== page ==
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Sunday, April 8, 2012

Tour Whore, April 8, 2012

The Secret of a Broke-ass Artist
Everyone else was going to the ball and I was just the chaperone.
by Cameryn Moore

I want to tell you a secret: I can count on the fingers of one hand the number of times I went to a theater production and sat in the audience, before I started touring the Fringe circuit as a solo artist in 2010. 

What. … Look, I was broke. I was broke growing up, and I was broke as a grown-up. Outside of the Fringe, broke-ass artists don’t get comped into shows THAT much, unless you know people, or get any kind of deals on ticket prices, especially not in parts of the States that don’t have a Fringe culture and don’t really understand it. Rush tickets? Yeah, half off of $37.50 is still $18.75 that I never had. It got even worse when I started doing phone sex: I was broke, AND I was reluctant to sign off for the evening hours.

All I did was perform and wrangle other performers in my company to make sure they were getting to call on time and coming out and doing promo shifts

So I was creating theater and dance and entertainment, but I didn’t go out to theater hardly at all. I know, I know, this is problematic from a creative point of view. For my performance troupe I wrote and choreographed primarily dance/musical/burlesque revues and stage parodies of movie musicals, because those were my only affordable source of inspiration, and I watched announcements go by for different productions of this or that, and felt like Cinderella on the night of the ball, before her fairy godmother showed up with a twittering flock of fashion-forward birds to help dress her up.

That didn’t change right away, when I first started Fringing. I started bringing my ensemble to the Montreal Fringe in 2006, because we wanted a place to perform, to show our stuff. I thought I’d get to see other people’s stuff, but no. All I did was perform and wrangle other performers in my company to make sure they were getting to call on time and coming out and doing promo shifts, instead of just going to shows and eating poutine all day. Everyone else was going to the ball and I was just the chaperone. I still didn’t get to see any shows; I just got to read all the audience buzz about other people’s shows.

The first solo show I saw on the Fringe, I remember being nervous: I had the performer password, and I couldn’t quite believe that was going to work!

Then, when I started touring solo in 2010 and didn’t have to wrangle anyone except myself anymore, that’s when … well, that’s when I really got to go to the ball. I still had my shows to perform, and promo to cover, all by myself, but if I wanted to see a show, I had a password and could get in for free and I knew for myself whether I had a little bit of time that night, and why the fuck not.

The first solo show I saw on the Fringe, I remember being nervous: I had the performer password, and I couldn’t quite believe that was going to work! It was Rob Gee’s Fruitcake, I think, in Montreal in 2010. I sat in the center of the front row, and watched the lights come up and go down in different places, and he got sweatier and louder, and I leaned forward like a kid at the circus, hell, like a member of the church where the singing is awesome and the potluck dinner is delicious and the preacher is doing some kind of bring-me-home-to-jeezus spoken-word sermons every single Sunday.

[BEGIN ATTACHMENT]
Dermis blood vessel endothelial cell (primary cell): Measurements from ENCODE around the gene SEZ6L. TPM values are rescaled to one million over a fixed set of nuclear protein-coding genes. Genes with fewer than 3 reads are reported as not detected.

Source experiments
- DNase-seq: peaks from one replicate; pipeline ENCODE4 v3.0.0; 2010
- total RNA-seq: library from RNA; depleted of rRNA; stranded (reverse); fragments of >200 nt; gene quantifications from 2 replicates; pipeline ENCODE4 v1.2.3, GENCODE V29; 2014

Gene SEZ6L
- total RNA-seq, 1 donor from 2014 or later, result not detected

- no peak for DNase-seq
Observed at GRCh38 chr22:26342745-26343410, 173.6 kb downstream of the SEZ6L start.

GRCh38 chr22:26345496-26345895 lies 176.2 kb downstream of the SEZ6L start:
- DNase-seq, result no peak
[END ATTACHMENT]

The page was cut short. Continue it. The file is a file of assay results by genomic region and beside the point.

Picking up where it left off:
And that’s when I officially started going to theater. It only happens during the Fringe tour, because that’s when I have time and resources to get in. I mostly just go to solo shows, because I specifically want to see what people do with that one parameter. And I don’t get to go as often as I want, I never do. That’s showbiz, I remind myself whenever I’m wavering between a show coming up in a venue five blocks away and a huge line-up to be flyered, right in front of my face. The Fringe is business, and every hour spent watching someone else’s show is an hour that I’m not flyering for mine. But when I started seeing it as graduate studies in performance, with as many courses as I want to take, then I was able to loosen my grip a little. It’s a bargain that I can’t pass up, not anymore. I’m not taking notes, no, but I’m absorbing it all, a sponge that has been dry for so long, and now has been set afloat in a vast ocean of Things People Are Doing in Theater. (I’m also mixing my metaphors, but I’m sure y’all can keep up.)

I mean, I BEGGED the venue supervisor to let me in.

I remember the moment, when I realized how vast that ocean is, too. At the end of my 2010 Fringe tour, I had done Edmonton and then gone straight to Seattle, but some Fringe friends were finishing out their tour in Victoria, so I drove out onto the Ferry and came to visit. Yeah, I missed the Fringe environment so much that I doubled back and paid $110 round-trip to get more of it. I splurged on a night at a hotel, and saw my friends for brunch and got the last seat at the last show of Martin Dockery’s Wanderlust, I mean, I BEGGED the venue supervisor to let me in. And I’m glad I did, because that show turned out to be the real reason that I came all the way back to Victoria. I wasn’t even on the edge of my seat anymore, I floated above it, wrapped and buoyed by these strands of story that Martin reeled out. 

Oh, wow, I thought, in this sort of warm, glowing fog. That’s what can be done. 

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